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At Mader’s German Restaurant, Milwaukee

 

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Lobby at Milwaukee Art Museum, designed by Salvatore Calatrava

 

 

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Wall with microphones, Oakton Community College, Skokie, Illinois

 

 

 

 

 

 

 

WPC: Do You See A Ghost?

This week’s Weekly Photo Challenge is a photo or photos of a Variation on a Theme.

A few days ago, it looked like there was a ghost in our house!20180117_154902

Some odd specter floated in the air across our living room…20180117_154905

My husband noticed it first. I had been sitting in the white chair you see in the photo and I didn’t even realize I was being touched by a spirit!
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From where he was sitting, I could see it and took these photos. What could it be??20180117_154922

It began to dissipate…20180117_160052

It turned a little bluish.
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The sun that had been shining through the window in the next room disappeared behind a cloud, and with it went the ghost.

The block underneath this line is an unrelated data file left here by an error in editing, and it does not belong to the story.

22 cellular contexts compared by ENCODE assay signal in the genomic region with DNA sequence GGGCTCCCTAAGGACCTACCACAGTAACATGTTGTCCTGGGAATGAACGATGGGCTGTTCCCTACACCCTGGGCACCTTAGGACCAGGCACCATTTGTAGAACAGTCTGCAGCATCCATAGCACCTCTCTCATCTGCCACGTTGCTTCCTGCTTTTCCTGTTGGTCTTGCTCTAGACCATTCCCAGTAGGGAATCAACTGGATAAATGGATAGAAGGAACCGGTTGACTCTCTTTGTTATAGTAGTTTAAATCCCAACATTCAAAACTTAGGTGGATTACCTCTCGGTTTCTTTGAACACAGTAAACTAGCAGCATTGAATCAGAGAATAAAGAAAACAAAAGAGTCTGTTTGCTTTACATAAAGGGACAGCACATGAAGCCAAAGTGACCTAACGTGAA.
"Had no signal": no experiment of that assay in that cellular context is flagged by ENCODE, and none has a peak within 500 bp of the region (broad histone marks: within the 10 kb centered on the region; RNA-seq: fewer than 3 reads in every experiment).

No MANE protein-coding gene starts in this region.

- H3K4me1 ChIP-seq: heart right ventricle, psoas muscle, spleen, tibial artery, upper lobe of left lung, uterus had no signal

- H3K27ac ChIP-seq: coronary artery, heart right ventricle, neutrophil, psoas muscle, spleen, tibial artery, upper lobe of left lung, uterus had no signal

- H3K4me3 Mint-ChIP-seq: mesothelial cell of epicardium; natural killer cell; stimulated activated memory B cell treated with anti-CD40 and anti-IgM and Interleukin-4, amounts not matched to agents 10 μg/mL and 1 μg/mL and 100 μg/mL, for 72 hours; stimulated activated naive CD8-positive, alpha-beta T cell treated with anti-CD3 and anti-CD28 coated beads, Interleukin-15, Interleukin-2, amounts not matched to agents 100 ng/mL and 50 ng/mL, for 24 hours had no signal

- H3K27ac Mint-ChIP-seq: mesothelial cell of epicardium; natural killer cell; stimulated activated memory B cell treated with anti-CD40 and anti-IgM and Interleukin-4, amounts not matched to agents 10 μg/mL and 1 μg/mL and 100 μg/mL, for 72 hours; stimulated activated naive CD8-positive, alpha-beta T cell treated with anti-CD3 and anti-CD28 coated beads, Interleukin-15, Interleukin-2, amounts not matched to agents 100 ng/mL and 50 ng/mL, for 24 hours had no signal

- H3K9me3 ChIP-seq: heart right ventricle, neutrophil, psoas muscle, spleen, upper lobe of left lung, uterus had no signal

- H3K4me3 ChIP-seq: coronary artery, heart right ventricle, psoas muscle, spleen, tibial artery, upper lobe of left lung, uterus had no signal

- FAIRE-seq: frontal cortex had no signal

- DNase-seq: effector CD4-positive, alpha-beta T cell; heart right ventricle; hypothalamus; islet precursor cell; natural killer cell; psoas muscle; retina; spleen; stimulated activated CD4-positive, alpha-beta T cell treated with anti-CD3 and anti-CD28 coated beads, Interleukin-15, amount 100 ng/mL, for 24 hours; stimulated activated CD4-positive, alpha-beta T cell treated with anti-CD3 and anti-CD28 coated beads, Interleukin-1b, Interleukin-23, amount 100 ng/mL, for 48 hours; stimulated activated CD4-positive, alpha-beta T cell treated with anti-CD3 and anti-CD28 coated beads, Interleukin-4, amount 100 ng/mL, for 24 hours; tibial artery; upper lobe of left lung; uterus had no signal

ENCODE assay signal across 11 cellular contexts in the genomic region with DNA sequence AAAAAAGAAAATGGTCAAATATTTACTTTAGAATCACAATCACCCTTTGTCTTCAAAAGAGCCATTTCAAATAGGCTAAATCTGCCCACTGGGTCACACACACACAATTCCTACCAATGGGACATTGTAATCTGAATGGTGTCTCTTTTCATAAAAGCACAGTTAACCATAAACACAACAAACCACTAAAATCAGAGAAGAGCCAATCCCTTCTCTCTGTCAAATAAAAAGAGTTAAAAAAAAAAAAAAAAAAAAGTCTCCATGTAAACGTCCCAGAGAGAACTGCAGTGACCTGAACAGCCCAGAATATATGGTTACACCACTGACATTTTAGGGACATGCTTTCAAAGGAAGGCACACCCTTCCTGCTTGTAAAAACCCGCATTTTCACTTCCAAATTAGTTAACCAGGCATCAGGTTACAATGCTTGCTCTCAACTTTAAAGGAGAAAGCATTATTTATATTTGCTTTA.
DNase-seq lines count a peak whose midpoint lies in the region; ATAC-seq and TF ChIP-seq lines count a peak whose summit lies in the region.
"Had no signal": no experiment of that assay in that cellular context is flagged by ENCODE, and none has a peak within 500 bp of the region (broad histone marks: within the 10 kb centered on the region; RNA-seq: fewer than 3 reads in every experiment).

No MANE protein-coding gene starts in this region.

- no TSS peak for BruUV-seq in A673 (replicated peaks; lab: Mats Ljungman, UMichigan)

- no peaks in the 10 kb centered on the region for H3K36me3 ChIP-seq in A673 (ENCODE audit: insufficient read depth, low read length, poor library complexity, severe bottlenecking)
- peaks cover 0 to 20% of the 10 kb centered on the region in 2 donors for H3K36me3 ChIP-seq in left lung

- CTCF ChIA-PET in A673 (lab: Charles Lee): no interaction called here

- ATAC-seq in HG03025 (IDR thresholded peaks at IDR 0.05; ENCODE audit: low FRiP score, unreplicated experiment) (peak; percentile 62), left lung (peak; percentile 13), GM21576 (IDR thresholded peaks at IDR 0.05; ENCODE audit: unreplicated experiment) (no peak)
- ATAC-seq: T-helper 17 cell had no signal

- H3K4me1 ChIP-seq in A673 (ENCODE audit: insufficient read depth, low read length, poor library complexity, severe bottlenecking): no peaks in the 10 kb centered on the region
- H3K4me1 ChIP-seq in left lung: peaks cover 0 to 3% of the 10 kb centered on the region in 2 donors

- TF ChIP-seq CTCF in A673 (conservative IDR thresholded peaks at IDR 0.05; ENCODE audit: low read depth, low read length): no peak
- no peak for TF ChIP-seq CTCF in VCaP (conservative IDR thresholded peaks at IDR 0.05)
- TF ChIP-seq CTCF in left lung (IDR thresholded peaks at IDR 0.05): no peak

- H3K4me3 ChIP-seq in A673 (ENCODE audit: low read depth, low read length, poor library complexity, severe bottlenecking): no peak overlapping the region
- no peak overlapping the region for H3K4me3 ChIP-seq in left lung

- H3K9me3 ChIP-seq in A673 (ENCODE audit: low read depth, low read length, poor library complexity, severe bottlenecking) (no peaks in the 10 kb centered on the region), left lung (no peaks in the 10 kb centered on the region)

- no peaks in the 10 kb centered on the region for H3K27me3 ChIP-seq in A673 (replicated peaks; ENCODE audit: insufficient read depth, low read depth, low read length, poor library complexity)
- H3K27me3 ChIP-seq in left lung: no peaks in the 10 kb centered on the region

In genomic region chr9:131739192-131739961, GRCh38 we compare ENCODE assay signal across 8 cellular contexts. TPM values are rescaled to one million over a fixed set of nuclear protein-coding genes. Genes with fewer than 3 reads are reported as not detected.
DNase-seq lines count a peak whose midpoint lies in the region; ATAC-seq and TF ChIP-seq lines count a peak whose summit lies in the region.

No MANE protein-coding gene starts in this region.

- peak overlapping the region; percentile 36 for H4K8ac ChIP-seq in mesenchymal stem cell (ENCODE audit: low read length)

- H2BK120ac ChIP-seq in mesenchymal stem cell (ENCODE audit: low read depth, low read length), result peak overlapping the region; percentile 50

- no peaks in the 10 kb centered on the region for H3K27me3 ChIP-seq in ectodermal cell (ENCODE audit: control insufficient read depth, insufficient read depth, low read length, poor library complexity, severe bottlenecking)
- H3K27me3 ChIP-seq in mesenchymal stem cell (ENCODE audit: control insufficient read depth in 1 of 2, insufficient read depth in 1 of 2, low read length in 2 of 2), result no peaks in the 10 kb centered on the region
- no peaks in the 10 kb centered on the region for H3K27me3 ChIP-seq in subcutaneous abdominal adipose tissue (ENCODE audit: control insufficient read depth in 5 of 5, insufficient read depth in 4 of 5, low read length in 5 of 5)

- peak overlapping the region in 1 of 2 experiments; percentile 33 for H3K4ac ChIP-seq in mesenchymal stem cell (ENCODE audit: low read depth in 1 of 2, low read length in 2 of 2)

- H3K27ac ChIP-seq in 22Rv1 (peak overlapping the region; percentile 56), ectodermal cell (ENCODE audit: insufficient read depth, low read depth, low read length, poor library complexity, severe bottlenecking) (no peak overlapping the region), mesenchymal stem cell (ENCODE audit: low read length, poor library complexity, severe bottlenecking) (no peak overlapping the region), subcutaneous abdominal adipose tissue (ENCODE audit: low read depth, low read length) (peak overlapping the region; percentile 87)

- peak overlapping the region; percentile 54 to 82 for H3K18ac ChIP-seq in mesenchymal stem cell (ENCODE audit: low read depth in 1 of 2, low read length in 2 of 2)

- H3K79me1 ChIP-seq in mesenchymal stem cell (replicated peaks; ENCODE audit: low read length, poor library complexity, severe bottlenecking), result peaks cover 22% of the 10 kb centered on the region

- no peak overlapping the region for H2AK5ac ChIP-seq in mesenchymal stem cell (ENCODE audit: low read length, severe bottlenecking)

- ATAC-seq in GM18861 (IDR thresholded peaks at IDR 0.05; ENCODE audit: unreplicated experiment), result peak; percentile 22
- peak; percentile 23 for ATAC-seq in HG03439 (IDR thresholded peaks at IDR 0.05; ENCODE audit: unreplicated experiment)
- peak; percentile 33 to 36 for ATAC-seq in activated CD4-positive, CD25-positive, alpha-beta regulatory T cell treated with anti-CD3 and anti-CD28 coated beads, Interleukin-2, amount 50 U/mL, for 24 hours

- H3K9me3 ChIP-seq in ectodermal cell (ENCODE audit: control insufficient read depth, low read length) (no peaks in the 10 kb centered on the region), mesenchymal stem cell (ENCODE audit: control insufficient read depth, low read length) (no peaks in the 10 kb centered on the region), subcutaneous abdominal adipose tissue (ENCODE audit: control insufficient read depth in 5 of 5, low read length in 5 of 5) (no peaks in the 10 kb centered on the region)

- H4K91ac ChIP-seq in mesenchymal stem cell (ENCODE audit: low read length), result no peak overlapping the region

Because it wasn’t a ghost at all. It was the vapor emitted by burning incense in the dining room. A draft came from the back of the house, pushing the vapor into the living room, where it was illuminated by a ray of sun as it floated through the room.

If I ever again see a photo that someone has taken with this ethereal “ghostly” look to it, to prove they’ve seen a ghost, I’ll know it was Do-It-Yourself special effects!

And now for some ghostly music:   Spooky Ghosts

Travel Prep: Journaling

In my previous post under the Weekly Photo Challenge prompt “Growth“, I introduced a new travel journal my daughter got me for Christmas. Well, my husband liked it so much, he had her order one for him too!  (By the way, she got it on Amazon. It’s called You Are Here: A mindful travel journal by Emma Clarke.)

I’ve been working on the preparation section for our upcoming trip to Holland and Tanzania. To travel to Tanzania from the U.S., there is usually a flight change in Amsterdam. I thought, since it’s such a long trip, why not break it up by staying a few days in Amsterdam before we fly to Tanzania? I’ve heard from several people how awesome Amsterdam is, and since I haven’t been there since the ’70s and my husband has never been there, it’ll be great to spend a few days in that historic yet modern city.

So I’m trying to divide my journal into two parts and here’s some of my progress!

 

TravelJournal 27
What I’ve done while traveling in the past

 

TravelJournal 28
I want to travel more mindfully now – take time out to rest, be still…and not obsess over everything!